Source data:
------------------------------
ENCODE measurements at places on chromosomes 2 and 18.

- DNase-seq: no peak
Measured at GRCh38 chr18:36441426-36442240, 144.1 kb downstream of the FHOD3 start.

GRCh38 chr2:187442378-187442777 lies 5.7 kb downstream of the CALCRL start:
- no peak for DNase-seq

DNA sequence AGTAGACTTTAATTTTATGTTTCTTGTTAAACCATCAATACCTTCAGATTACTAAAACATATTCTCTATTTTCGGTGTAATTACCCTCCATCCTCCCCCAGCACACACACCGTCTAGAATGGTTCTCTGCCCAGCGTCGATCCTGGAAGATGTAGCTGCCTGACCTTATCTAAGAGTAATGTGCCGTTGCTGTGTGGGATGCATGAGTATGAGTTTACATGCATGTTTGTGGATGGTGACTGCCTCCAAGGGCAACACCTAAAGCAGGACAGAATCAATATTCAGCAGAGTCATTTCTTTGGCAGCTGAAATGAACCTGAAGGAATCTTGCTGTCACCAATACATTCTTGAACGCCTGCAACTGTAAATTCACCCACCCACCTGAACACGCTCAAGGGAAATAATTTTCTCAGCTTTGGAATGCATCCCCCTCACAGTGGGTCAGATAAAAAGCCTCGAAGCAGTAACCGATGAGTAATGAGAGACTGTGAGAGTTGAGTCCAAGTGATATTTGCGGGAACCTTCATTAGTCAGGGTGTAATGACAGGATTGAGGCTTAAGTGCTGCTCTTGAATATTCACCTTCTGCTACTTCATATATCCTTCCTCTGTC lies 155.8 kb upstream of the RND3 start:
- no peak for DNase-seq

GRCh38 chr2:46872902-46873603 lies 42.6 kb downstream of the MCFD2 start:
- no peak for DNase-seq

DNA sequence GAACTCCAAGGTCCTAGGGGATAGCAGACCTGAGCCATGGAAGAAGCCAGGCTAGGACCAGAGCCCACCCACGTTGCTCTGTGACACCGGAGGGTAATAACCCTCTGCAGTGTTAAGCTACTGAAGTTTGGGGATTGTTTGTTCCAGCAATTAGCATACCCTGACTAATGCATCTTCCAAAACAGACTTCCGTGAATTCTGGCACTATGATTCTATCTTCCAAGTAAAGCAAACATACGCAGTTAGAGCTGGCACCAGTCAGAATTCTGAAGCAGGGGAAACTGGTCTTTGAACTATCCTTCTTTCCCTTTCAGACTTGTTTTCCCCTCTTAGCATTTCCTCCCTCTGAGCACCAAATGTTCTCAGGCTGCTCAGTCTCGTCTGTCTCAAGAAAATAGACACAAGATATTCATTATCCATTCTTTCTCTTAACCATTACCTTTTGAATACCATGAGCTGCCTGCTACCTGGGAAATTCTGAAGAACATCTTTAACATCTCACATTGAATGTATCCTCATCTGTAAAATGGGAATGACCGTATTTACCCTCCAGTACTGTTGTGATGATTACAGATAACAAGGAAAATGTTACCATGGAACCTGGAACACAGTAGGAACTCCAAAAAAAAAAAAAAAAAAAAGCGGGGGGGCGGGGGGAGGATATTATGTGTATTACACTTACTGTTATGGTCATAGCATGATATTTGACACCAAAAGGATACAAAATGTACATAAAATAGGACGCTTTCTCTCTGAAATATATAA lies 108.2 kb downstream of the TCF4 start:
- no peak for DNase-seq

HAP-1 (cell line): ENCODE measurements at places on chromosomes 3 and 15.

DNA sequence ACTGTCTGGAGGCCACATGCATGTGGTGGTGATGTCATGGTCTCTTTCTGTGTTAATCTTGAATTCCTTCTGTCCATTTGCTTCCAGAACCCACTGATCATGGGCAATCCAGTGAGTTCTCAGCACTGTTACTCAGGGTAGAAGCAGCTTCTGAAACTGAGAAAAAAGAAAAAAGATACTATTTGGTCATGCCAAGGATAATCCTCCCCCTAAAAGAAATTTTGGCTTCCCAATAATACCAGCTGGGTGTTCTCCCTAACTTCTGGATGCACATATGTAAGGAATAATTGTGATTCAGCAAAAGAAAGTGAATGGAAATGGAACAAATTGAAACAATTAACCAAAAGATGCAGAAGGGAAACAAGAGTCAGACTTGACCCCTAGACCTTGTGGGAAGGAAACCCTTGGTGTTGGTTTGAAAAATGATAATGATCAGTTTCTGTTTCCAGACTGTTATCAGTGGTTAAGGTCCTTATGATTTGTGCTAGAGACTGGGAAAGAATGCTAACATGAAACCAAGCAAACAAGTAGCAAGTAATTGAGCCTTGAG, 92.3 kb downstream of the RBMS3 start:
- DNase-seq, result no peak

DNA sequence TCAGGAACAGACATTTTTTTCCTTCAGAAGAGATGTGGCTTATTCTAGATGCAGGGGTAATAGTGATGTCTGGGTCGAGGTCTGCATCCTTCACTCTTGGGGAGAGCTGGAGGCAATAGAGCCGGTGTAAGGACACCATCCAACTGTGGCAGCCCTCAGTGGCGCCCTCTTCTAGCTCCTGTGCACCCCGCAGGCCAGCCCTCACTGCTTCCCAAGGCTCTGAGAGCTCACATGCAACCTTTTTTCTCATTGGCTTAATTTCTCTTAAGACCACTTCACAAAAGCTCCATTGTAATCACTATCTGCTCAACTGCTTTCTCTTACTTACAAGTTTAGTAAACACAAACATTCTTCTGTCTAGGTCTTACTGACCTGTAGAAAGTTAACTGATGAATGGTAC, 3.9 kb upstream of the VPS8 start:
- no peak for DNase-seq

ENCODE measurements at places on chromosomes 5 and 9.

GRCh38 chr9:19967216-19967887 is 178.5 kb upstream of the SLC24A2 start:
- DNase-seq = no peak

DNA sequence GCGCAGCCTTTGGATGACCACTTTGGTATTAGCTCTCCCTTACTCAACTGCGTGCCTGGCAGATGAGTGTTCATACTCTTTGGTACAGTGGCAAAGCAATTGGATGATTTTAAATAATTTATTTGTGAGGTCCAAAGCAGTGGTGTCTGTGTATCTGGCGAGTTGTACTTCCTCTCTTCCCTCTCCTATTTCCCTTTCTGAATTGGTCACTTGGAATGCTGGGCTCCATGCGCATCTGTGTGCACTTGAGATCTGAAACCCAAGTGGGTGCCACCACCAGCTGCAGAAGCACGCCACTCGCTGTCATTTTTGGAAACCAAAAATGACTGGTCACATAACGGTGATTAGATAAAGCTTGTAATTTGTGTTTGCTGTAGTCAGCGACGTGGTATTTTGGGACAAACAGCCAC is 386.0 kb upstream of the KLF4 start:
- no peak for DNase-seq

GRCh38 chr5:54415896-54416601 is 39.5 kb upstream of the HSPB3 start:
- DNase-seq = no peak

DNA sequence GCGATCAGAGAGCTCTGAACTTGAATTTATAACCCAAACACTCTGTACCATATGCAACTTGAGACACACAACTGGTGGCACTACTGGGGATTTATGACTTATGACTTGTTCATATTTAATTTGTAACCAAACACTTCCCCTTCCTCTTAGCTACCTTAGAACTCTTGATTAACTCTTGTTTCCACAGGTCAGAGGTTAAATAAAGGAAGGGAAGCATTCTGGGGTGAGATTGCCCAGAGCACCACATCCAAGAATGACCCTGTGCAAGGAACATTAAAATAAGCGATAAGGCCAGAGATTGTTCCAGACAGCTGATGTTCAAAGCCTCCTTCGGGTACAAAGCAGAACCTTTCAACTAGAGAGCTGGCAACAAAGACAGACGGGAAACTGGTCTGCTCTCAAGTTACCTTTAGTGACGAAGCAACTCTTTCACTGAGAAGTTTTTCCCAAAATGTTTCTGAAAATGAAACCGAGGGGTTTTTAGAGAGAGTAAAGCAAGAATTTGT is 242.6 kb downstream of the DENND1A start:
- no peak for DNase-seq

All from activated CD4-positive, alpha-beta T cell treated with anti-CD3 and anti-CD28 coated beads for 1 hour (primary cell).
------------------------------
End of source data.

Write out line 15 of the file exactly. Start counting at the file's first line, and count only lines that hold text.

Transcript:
DNA sequence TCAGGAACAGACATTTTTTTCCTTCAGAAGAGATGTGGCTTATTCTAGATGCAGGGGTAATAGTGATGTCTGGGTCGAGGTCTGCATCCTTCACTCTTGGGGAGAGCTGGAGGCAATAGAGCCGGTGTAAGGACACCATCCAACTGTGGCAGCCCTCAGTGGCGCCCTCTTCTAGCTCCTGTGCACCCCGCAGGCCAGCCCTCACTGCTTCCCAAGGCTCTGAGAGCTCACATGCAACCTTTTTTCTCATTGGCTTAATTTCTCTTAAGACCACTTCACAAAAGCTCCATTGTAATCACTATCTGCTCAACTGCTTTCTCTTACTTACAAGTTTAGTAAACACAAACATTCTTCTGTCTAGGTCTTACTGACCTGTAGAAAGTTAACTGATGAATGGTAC, 3.9 kb upstream of the VPS8 start: